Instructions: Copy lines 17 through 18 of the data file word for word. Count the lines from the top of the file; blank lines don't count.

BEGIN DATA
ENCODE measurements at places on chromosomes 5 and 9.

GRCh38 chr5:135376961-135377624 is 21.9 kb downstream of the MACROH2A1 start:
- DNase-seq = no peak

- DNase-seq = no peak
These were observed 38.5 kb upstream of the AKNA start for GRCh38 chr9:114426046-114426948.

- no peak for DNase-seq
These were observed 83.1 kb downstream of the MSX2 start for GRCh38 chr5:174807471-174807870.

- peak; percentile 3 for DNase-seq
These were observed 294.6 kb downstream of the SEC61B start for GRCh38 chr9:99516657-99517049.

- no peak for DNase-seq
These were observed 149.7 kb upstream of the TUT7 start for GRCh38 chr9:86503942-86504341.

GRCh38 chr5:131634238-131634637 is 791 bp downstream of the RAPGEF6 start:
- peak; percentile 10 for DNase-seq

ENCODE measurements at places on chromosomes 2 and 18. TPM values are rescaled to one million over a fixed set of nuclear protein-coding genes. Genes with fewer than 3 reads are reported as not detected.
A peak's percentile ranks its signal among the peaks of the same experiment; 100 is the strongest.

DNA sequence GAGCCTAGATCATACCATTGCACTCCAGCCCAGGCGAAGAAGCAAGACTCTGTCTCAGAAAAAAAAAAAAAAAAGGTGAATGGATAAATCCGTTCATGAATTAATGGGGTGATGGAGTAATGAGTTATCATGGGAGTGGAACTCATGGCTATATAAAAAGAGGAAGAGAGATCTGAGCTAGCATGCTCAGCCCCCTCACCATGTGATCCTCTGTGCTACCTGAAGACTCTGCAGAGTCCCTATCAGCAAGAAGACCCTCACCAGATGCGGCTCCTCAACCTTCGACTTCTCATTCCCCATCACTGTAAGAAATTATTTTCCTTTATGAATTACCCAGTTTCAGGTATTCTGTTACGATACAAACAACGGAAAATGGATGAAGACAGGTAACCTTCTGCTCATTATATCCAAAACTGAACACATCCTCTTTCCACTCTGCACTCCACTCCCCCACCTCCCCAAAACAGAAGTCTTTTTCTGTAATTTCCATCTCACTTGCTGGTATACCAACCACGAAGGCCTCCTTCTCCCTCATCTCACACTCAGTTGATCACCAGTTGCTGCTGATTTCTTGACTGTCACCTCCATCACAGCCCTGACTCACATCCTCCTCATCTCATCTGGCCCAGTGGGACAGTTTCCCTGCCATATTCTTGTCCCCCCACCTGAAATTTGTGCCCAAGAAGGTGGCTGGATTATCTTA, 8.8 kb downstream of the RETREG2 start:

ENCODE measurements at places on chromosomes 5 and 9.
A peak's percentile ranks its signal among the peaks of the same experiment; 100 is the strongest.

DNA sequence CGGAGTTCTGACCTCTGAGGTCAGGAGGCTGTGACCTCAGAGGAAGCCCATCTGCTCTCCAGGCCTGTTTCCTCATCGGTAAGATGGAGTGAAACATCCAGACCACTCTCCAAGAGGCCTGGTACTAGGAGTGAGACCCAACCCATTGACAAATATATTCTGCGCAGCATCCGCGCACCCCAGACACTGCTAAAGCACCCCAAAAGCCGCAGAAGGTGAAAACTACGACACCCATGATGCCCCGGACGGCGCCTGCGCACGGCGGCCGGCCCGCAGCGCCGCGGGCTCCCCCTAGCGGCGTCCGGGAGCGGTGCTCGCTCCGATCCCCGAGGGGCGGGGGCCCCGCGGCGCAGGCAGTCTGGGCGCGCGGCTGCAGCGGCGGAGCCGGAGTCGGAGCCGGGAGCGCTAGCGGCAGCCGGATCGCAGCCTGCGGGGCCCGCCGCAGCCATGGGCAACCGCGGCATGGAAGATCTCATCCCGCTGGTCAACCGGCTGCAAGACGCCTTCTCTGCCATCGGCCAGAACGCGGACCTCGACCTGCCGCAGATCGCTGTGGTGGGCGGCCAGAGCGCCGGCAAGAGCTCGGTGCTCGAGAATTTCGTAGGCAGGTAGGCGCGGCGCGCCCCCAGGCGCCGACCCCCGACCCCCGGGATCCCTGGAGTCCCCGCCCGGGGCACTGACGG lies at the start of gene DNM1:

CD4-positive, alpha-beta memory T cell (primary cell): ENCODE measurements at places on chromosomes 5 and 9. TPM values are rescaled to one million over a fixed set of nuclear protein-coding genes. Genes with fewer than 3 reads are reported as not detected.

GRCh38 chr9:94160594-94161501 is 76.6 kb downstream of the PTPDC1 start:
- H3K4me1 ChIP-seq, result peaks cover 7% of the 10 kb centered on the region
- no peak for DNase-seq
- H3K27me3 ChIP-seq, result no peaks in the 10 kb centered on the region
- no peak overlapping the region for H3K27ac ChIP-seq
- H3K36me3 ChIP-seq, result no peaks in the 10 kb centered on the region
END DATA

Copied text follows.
ENCODE measurements at places on chromosomes 5 and 9.
A peak's percentile ranks its signal among the peaks of the same experiment; 100 is the strongest.